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End of term report: June 2014

It’s not quite the end of the week – but it is nearly the end of term.

And you can bet that, come mid August, all those bright wee things will have sprouted extra inches of leg and new hairstyles and far more in-depth knowledge of whatever it is they’re keen on.

So maybe it’s time instead to take stock of where things are at now – because assuredly it will all be different when the new term comes round.


Like many other places, Edinburgh schools have been overtaken by loom bands. In some places, they are the reserve of girls; in others, boys are working away with the best of them to create whatever the latest plastic bangle look is coolest right now.

Mums chat in huddles, identifying the best deals and the new equipment to make the things on…and others just get fed up with lots of little coloured rubber bands everywhere.

Small D returns home with an aquarium. Think paper plate, blue-ish scene behind, clear film on the front to look like the glass. I rather like the two (actual) shells – and the carefully inscribed lines to show that they are falling down through the water.

Sports days are on and off and happen in the rain and sometimes even happen on good (bright, sunny) days.

There are end of term discos where everyone emerges dripping with sweat and clutching an ice lolly.

I think there may be the great ceremonial pile out off to the park on the last day of term, to play, eat a picnic lunch, play some more. Some of that gradual leave taking before parents batten down the hatches and engage the hard-won Long Holiday tactics.

There are coffees snatched, and parent conversations indulged in before the holidays begin, and an actually still heated beverage becomes but a happy dream.

There are calculations about rate of hair growth and the possibility of hot summer, and decisions to be made about summer haircuts.

There is the counting down of final packed lunches, and snacks, and school uniform washing loads. And there is the complicated deliberation about teacher presents/cards at the end of the school year.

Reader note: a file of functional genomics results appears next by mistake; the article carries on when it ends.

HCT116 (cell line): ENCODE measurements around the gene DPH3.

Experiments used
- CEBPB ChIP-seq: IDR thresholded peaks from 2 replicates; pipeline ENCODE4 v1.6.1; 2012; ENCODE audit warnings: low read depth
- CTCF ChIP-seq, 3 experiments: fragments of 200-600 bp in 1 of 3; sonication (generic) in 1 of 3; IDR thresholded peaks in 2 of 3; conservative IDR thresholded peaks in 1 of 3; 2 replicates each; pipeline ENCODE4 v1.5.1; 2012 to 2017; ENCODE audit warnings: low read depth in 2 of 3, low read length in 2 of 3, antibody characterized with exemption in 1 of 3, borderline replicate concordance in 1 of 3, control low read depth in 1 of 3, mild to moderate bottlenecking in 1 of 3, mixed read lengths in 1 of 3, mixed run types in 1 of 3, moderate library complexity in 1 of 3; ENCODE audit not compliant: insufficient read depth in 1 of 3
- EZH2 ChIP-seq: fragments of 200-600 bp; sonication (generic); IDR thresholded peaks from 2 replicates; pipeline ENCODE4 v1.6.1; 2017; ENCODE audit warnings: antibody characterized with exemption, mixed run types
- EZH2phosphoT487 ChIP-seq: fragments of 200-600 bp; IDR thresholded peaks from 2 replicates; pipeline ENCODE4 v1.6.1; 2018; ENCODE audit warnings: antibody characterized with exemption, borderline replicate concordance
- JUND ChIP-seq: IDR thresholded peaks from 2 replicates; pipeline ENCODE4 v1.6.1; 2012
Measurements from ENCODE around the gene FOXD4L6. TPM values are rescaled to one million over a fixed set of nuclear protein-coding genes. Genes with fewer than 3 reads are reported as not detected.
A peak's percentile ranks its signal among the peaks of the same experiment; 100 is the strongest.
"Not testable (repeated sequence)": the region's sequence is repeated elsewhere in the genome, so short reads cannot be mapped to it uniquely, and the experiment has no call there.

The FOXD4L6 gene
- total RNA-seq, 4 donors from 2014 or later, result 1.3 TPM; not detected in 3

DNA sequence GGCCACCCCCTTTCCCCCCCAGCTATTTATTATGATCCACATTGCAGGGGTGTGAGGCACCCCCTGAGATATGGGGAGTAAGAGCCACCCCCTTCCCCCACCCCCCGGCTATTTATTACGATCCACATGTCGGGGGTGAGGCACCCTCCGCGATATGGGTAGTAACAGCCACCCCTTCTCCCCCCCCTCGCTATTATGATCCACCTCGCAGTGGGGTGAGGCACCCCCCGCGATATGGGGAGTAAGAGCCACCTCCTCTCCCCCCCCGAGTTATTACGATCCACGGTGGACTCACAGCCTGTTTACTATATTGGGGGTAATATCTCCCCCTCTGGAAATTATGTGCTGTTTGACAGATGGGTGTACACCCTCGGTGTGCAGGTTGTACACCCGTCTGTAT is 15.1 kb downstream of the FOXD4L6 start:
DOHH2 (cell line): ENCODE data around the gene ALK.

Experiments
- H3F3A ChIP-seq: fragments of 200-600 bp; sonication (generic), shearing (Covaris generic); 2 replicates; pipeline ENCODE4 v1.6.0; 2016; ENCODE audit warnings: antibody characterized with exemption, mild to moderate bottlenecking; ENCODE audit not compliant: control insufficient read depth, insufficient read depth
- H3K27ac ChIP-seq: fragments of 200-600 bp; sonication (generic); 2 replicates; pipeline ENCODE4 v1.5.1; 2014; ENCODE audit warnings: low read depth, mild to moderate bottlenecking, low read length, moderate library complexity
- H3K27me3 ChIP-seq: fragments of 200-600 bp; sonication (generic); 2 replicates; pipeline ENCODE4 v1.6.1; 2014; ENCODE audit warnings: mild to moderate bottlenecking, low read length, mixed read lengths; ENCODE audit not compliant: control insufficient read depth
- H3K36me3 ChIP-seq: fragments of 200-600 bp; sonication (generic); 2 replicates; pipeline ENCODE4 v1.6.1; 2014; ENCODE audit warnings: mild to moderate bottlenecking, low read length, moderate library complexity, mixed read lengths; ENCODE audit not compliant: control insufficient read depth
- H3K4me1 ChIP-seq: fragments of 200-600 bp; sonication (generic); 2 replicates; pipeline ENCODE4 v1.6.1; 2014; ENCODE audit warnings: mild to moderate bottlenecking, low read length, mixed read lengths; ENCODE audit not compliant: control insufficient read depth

Life becomes a little bit more complex at this stage of school – but not too much so yet. Not too knowing yet. Thankfully.

Boys and girls both engage with creating their own little worlds online (mainly through Minecraft).

There are Brownies activities, and judo competitions, and a hundred and one other ways to signal the end of scheduled time for a few weeks.

Playdates involve more requests for (computer) screen time – but messing about outdoors is still high on the list of entertainments.

Swings, and hide and seek, and monkey bars at the park. Even a hammock to try out at a friend’s house, if you’re lucky.


We have this stretch of several days of good weather. (For those used to one day sun, one day sea mist in Edinburgh, that’s unusual.) Prolonged grass cutting ensues. The new picnic bench is ready for action in the garden.

There is a scurry for sun dresses and skirts and lighter tops and sunscreen. Wearing shorts to the office (if there’s no visitors that day).

I hunt around the attic for those items that can actually come back out for use: inflatables. Games to play outdoors on the grass.

I work around the other items tucked away, those ones for rainy days and cold days and miserable days.

Not just now. Who knows how long the sun may last, but for now, we’ll live in hope of a little more summer to enjoy.

Making: reusing fabric

I don’t know if the moment has passed, but there seemed to be a stage at which you were besieged with eco bags at every turn.

Supermarkets sold them to you; conferences pressed them on you (to hold all the paper that you then didn’t need anyway. Hmm.)

I started into eco bags a while back. They were quite often souvenirs of trips to Germany. I still have a couple which I love (and which have the frayed handles to prove it).

One is for a children’s book publisher, and has a very nice illustration of a cheery frog on a motorbike. The other has the Ampelmaenner (traffic light men) of East Berlin – you’ll see the ‘Go’ version as the little icon at the top of this webpage.

Eco bags are a nice idea, but they don’t really hold a lot of shopping. They’re fine if you’re off to the paper shop to collect your weekend newspaper, they’ll do a few bits and pieces, but not a great deal.

Cue my next use of them: for putting dirty washing in when on trips away from home. And when you’re home and doing the washing, stick the bag in as well, and it’s ready for next time.

But still. There were bags I liked, and ones I really didn’t care for any more. So I decided it was time to get the material back, use the blank bits (maybe more quilt activity?), keep the bag designs I did like, and ditch the rest.

And then I was able to justify getting a new sewing toy. The terribly sharp, terribly exciting rotary cutter.

You can use strong scissors to cut fabric, of course. You can even have pinking shears to make sure the edges don’t fray. (Though the main use of pinking shears, as I recall, was to reuse old Christmas cards and turn them into tags for next year.)

Once I’d read the quilting book a bit more, as well as a bit of looking at sewing sites, I realised that a rotary cutter could help things along nicely.

It basically looks much like a pizza cutter – but deadlier. (A pizza cutter doesn’t have a guard for the blade. This does.)

Lest it seem too dangerous for words, I have been practising cutting, carefully, on little scraps of fabric, to get the feel for the thing. Turns out it’s very nice to use – very smooth.

You do need to have one of those cutting mats to use them on – I think they call them self-healing mats.

The kind you can use for cutting out card designs with a Stanley knife. (We did some Christmas cards a few years ago, with lots of cutting, so we have the mat already.)